Korean teachers using VR tech to enhance education experience
한국 VR 응용 교육 현황
Virtual Reality is a key industry Korea is aiming to boost… and it’s putting its money where its mouth is,… pledging to pour hundreds of millions of dollars into the high-growth sector.
While VR can be adopted in various different ways, our Kim Jung-soo takes a look at how it’s combined with education in Korea to shape and stimulate young minds.
It’s a rainy Tuesday morning outside, which means that most elementary school students will have to forgo their outdoor P.E. classes.
But the students at Oksu Elementary School in Seoul seem undeterred by the rain.
“This is Korea’s first ever virtual reality physical education class. Students here can use the technology to practice their free kick skills.”
After a student kicks the ball, sensors measure the ball’s speed and the force of the kick,… displaying both on screen to help teach students how to improve their skills.
“With VR, I can compete with other students using virtual characters.”
“Because the screen shows exactly how well the students have kicked, they can set concrete goals and make measured improvements.”
The P.E. class ends with an impromptu quiz.
But unlike an ordinary pen-and-paper quiz, the students kick or throw the ball toward the right answer on the screen.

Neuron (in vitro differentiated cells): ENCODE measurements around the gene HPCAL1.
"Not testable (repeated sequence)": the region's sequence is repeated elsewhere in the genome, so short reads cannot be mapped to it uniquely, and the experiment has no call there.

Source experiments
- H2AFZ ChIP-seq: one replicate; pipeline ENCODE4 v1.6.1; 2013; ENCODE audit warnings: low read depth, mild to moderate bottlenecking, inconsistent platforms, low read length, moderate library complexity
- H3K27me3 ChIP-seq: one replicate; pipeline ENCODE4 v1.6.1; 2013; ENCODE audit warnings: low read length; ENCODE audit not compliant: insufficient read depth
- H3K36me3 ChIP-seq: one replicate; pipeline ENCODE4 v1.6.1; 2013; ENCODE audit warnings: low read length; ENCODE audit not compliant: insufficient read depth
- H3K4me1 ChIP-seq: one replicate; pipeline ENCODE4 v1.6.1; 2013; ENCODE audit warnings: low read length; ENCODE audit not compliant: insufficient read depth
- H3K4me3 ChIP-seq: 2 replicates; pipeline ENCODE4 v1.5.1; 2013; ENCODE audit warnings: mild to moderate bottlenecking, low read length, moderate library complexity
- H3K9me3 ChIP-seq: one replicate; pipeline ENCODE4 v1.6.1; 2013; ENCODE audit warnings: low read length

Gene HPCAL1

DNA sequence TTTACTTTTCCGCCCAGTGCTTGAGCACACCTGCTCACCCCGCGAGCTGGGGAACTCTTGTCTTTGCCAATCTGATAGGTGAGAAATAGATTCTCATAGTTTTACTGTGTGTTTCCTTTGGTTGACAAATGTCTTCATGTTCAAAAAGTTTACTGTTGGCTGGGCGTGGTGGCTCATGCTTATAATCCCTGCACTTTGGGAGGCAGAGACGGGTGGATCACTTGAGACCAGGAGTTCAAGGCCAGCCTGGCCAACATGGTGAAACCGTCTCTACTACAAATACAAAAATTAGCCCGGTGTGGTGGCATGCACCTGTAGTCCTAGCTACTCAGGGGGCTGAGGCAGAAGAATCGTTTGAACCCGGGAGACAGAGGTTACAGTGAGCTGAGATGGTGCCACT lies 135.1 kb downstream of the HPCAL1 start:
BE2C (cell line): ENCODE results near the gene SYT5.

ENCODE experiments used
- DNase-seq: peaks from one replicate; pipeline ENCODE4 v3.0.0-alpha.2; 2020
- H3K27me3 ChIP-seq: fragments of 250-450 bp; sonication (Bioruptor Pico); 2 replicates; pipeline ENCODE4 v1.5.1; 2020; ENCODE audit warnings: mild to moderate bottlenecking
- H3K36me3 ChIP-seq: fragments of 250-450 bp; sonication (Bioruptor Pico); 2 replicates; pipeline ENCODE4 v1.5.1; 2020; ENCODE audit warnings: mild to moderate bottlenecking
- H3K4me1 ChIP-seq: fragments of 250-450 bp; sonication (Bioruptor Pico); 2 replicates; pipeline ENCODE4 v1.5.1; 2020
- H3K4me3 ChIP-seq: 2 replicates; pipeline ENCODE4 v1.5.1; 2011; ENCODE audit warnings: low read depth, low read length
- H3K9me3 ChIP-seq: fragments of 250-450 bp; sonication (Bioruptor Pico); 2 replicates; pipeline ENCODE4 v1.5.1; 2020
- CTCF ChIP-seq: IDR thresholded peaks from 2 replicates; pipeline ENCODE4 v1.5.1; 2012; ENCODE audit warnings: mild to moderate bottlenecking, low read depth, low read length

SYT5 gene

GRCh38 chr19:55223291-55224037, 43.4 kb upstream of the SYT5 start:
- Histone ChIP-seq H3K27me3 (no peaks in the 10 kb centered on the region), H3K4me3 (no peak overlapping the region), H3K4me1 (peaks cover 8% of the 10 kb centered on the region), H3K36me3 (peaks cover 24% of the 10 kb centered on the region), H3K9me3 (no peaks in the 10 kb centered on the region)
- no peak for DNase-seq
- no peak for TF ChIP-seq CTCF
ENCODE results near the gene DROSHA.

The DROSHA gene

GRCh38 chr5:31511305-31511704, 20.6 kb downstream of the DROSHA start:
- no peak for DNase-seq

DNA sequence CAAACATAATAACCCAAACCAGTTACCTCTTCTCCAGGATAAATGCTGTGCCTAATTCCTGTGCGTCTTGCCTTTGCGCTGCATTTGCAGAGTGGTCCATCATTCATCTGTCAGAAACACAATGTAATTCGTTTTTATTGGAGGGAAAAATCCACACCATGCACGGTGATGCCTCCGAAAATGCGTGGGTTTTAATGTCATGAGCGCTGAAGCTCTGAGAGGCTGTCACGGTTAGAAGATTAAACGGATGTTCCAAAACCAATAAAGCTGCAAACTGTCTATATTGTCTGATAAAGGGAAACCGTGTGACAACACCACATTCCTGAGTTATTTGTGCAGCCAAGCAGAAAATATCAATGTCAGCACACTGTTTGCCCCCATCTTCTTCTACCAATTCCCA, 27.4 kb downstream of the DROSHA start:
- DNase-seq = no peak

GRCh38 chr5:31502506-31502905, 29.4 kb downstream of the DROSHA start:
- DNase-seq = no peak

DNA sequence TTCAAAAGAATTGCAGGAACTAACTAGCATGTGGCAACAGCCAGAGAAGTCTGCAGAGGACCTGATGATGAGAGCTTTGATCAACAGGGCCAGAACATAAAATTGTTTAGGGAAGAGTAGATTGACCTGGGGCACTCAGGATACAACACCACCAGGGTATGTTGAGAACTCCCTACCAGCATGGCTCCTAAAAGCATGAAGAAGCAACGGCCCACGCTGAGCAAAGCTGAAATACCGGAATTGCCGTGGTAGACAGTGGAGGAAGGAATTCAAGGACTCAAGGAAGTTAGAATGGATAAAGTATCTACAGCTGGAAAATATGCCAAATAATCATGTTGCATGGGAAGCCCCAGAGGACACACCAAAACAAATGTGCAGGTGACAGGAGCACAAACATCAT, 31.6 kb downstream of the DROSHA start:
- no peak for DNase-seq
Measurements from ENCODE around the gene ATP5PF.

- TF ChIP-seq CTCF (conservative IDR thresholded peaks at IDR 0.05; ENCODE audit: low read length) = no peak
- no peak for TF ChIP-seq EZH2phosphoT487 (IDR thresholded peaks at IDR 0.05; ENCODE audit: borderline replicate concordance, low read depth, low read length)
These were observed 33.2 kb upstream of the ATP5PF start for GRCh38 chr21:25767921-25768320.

Further south, at the Cognition and Learning Technologies Research Lab at Chonnam National University in Jeollanam-do Province,… researchers are busy looking for new ways of applying VR technology.
“‘Spatial awareness’ is a very important part of learning. When you usually learn that there are two objects that are separated by a certain distance, you would simply memorize that fact, but now with VR, we can actually ‘take’ students to the space in between.”
In fact, VR can not only make better students, but also better teachers, thanks to classroom simulations like this.
“I will be starting my first teacher-apprentice program next year. A lot of the education I’ve had so far had been very theory-based, so this has been really helpful for me.”
However, existing VR software and hardware will need to be carefully fine-tuned for educational purposes.
“An educator looks to utilize VR in a different way than game developers. Compared to VR games a productive learning experience should allow for cooperation, experimentation and constant dialogue.”
Experts agree that as of now, the application of VR in Korean education is still in its early stages.
But there is no denying that educators are steadily breaking new ground, one simulation at a time.
Kim Jung-soo, Arirang News.
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